You could be tempted, however, by the marginally more powerful (at 312bhp), usefully more torquey (at 332lb ft) and attractively cheaper (by around £2000, depending on your choice of gearbox) rear-wheel-drive BMW M135i. Although it doesn’t come with as much standard kit as the Audi and it’s not a saloon, either. But whether the latter point is a good thing or not will depend on your point of view.

As it is, though, the S3 saloon is a convincing and not a little compelling junior performance four-door.

Audi S3 saloon S-tronic

Price £34,720; 0-62mph 4.9sec; Top speed 155mph (limited); Economy 40.9mpg; CO2 159g/km; Kerb weight 1525kg; Engine 4 cyls in line, 1984cc, turbocharged, petrol; Power 296bhp at 5500-6200rpm; Torque 280lb ft at 1800-5500rpm; Gearbox 6-speed dual-clutch automatic

Join the debate

Comments
10

14 November 2013
- surely the Merc cla45 is it's direct competitor ? Isn't it ? Not the M135i ..

Ant

5 January 2014
Bobstardeluxe wrote:

- surely the Merc cla45 is it's direct competitor ? Isn't it ? Not the M135i ..

Or the coupe version of the M135i the M235i.

 

 

 

 

 

 

Estoril M135i Manual

14 November 2013
This is the only Audi i like.

14 November 2013
between the cup and the lip.

15 November 2013
This A3 saloon is sized nicely now the A4 has grown too big for most. I reckon the A3 saloon is about the same size as the first Audi 100. Why do manufactures constantly increase the length and width of car models, just look at the proposed new C class or indeed how the 1.2 litre Cortina grew into the monster Mondeo.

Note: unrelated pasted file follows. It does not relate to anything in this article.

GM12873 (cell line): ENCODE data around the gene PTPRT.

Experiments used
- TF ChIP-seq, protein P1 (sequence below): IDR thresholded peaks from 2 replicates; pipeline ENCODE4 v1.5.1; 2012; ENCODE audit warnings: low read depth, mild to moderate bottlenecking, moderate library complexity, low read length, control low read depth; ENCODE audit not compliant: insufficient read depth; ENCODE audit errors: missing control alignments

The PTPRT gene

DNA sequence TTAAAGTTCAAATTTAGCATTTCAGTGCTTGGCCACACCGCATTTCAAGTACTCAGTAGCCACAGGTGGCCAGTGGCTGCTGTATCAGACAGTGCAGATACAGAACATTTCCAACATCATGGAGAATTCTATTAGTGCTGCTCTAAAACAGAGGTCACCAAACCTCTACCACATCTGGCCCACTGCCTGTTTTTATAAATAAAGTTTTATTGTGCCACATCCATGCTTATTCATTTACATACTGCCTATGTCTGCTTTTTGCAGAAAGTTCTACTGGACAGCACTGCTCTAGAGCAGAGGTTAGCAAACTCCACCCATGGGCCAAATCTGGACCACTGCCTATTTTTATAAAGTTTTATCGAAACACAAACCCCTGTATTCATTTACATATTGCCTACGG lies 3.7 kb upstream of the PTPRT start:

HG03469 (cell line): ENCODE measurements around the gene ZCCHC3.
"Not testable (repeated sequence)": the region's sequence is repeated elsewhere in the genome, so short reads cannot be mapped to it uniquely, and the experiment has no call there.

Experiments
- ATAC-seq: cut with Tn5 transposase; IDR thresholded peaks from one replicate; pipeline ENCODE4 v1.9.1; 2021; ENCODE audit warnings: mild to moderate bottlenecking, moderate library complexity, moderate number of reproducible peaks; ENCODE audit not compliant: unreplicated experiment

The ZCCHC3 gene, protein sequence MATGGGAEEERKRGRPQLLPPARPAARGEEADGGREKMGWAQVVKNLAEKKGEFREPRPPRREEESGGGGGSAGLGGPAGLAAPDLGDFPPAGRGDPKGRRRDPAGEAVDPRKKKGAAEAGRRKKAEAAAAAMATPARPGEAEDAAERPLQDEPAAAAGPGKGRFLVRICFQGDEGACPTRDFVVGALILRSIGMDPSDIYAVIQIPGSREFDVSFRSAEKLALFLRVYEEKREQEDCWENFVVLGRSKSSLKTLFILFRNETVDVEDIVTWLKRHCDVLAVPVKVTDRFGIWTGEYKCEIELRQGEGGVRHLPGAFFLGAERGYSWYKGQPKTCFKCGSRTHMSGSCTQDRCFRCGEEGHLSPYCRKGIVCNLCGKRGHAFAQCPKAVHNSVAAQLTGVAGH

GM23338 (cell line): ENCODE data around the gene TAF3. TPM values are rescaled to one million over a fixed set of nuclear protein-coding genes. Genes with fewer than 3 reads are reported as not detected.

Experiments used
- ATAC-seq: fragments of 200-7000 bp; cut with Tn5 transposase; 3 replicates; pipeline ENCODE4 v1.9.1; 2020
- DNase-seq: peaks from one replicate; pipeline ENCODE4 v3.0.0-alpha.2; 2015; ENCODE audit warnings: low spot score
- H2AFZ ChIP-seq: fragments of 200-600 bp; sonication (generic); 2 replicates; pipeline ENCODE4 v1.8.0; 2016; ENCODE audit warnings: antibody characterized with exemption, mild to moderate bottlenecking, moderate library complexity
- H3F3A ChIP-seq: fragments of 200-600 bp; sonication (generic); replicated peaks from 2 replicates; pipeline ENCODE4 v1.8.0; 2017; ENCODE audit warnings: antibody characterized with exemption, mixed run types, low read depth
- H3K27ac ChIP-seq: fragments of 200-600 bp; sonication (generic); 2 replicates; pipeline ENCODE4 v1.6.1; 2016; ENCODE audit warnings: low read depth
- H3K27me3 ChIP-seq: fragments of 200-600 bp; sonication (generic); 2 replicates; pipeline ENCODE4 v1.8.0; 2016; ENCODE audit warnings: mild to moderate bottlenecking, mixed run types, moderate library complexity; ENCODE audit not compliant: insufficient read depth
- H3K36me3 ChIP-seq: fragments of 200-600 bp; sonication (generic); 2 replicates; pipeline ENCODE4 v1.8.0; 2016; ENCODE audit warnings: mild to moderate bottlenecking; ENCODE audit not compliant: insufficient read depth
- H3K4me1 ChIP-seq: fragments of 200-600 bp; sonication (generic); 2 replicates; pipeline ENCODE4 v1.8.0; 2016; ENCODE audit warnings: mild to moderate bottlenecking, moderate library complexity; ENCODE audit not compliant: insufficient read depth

maxecat

22 November 2013
It's because when the motoring writers test them they'll always comment on the fact it needs a bit more leg room, or a bit more elbow room (well, they have to write about something!) so when the manufacturers design the replacement model they increase the size to counter the criticism. Then when the new model comes along the hacks say the size is great but it needs a more powerful engine to lug that extra weight around, so next time they give it a bigger engine. Then when the next model comes along.... Well, you know the rest! Eventually they get so big the makers have to introduce a brand new smaller car to fill the gap which has been left by the car growing so big.

15 November 2013
Very good looking and offers a manual so I think its the best car VW group offers right now. Sort of beaten BMW with its M3 in the race for a sports saloon even if they are 20K and 150hp apart.

ofir

20 November 2013
I love the A3/Golf, but one of the great mysteries of the world is why when an identical good looking hatch is on offer, anyone in their right mind would want to sacrifice so much useful practicality and opt for a boot lid. Saloons were deemed old fashioned & "had their time" 30 years ago, but now they're the reps favourite. An A3 saloon is effectively no different to a Jetta, which, because of the "boot" is considered an "old man's car". I've driven both the hatch and the saloon, and they are equally as quiet in the cabin, and the hatch has plenty of room for passengers in the back. The number of times I see people give up struggling to get stuff into a saloon's boot makes me laugh, and as for dog owners, well let's hope he's not been swimming in the lake, because guess where he's going to sit!

21 November 2013
I've been waiting for this car. Practicalities of saloon versus hatch aside, I just prefer its 'grown-up' looks. But there is a price quoted and it seems to be available - yet Audi dealers know nothing about either prices or availability and there's nothing on Audi's official website either! Is this car available to order now or isn't it? I've read that the first cars aren't due until 1st April but if it can be ordered now I can't believe it's still 5 months away! Anyone able to answer this?

30 November 2013
SteveB,try getting 4 normal sized golf bags and 4 people in the hatch and see how you do! That is why the sedan is better.Sure the hatch has good room if you fold down the seats but then the passengers are SOL.

Madmac